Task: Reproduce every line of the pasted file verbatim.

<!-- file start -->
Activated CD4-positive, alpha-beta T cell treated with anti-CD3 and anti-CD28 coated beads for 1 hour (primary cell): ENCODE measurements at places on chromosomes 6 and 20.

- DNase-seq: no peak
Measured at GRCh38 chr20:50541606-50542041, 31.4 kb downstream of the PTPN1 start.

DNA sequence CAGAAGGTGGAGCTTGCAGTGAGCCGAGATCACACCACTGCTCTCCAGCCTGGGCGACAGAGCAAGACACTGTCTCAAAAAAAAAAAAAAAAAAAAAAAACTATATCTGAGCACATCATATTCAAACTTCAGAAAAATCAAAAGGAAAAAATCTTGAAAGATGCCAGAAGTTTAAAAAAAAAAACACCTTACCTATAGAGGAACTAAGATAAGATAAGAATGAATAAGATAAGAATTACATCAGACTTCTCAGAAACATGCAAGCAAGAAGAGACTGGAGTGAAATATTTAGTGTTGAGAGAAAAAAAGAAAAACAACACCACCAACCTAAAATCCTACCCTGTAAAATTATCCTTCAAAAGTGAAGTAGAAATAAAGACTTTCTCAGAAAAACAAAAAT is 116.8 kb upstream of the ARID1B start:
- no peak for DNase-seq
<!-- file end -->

Activated CD4-positive, alpha-beta T cell treated with anti-CD3 and anti-CD28 coated beads for 1 hour (primary cell): ENCODE measurements at places on chromosomes 6 and 20.

- DNase-seq: no peak
Measured at GRCh38 chr20:50541606-50542041, 31.4 kb downstream of the PTPN1 start.

DNA sequence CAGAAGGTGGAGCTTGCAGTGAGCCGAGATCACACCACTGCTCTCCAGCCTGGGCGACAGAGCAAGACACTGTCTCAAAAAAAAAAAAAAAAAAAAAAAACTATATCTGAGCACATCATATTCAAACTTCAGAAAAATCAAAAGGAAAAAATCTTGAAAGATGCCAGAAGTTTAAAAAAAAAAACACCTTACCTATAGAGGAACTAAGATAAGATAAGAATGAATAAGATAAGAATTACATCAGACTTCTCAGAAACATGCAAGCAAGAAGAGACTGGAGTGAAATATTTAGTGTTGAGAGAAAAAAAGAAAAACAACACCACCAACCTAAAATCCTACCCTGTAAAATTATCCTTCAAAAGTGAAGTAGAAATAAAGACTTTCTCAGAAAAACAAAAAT is 116.8 kb upstream of the ARID1B start:
- no peak for DNase-seq